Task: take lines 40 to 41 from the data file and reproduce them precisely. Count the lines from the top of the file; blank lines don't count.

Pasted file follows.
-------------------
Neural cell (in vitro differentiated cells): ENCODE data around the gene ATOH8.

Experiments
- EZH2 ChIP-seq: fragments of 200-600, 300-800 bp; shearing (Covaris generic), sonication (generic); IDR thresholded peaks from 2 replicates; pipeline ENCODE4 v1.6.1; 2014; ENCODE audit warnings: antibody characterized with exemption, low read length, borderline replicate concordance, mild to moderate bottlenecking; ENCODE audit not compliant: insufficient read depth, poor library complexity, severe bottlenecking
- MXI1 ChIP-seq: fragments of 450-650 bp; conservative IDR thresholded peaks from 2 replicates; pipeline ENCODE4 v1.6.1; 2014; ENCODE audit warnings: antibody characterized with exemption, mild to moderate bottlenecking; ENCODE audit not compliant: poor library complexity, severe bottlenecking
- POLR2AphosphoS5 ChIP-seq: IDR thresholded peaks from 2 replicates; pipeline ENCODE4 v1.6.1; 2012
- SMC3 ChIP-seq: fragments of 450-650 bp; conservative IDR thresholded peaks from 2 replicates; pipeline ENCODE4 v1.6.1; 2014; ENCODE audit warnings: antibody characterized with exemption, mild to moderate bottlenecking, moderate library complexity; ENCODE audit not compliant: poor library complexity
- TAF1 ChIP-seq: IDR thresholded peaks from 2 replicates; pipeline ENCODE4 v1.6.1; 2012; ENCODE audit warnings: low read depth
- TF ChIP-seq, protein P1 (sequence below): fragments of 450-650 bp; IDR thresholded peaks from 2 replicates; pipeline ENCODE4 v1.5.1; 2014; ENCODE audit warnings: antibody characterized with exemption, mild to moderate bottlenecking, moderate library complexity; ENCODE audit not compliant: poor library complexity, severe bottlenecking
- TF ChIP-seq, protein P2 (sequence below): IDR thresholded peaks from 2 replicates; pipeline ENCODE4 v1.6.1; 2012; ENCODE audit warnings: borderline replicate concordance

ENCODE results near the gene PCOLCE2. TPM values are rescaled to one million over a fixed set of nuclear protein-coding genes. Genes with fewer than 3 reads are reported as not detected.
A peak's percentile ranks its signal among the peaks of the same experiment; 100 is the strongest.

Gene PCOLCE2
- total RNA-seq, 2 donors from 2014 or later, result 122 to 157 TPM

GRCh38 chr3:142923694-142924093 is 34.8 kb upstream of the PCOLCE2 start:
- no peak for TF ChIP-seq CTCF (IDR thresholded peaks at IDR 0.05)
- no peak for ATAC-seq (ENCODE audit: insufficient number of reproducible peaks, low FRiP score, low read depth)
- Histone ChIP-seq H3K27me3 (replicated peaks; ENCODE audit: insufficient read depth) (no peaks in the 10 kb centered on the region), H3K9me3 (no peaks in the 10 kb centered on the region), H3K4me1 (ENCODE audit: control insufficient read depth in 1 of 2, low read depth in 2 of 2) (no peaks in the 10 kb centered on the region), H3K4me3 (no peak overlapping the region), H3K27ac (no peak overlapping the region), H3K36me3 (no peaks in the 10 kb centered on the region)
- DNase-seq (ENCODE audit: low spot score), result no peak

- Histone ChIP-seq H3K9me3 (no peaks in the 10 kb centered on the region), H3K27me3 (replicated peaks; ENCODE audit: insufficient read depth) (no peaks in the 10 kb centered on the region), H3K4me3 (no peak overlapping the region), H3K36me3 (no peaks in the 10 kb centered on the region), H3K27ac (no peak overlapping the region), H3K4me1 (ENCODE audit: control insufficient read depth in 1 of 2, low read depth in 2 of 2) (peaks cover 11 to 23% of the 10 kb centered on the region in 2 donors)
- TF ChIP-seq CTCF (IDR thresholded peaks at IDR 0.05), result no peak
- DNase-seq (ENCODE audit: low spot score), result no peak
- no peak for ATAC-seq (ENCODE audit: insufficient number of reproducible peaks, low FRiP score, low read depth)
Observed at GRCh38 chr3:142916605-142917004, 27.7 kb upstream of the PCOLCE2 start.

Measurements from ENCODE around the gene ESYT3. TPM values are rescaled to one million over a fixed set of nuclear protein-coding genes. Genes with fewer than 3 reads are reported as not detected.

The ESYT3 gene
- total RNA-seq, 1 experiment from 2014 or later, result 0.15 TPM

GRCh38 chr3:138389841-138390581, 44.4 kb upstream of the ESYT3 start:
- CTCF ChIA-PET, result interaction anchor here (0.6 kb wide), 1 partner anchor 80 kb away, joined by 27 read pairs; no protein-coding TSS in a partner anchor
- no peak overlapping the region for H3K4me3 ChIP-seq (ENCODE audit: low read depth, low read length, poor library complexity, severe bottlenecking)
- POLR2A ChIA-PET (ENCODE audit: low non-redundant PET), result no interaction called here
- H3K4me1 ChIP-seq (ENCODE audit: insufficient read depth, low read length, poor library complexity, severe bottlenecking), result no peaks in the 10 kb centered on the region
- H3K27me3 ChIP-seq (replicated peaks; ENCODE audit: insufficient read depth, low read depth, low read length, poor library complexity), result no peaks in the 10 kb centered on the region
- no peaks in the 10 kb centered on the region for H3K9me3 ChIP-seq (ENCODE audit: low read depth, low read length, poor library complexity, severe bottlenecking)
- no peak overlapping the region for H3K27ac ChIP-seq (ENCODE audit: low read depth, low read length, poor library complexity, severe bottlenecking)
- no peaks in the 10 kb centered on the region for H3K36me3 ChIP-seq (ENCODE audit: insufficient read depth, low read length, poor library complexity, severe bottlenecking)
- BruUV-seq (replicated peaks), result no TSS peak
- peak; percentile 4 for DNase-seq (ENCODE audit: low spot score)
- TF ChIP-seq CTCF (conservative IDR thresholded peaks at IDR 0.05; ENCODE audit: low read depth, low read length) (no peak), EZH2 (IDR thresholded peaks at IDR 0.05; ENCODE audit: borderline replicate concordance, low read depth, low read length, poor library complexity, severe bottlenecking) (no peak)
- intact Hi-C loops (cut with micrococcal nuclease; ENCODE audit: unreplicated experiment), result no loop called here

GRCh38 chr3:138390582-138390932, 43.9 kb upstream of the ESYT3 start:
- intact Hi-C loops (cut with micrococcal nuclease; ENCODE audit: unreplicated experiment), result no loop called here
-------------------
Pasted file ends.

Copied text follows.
GRCh38 chr3:138390582-138390932, 43.9 kb upstream of the ESYT3 start:
- intact Hi-C loops (cut with micrococcal nuclease; ENCODE audit: unreplicated experiment), result no loop called here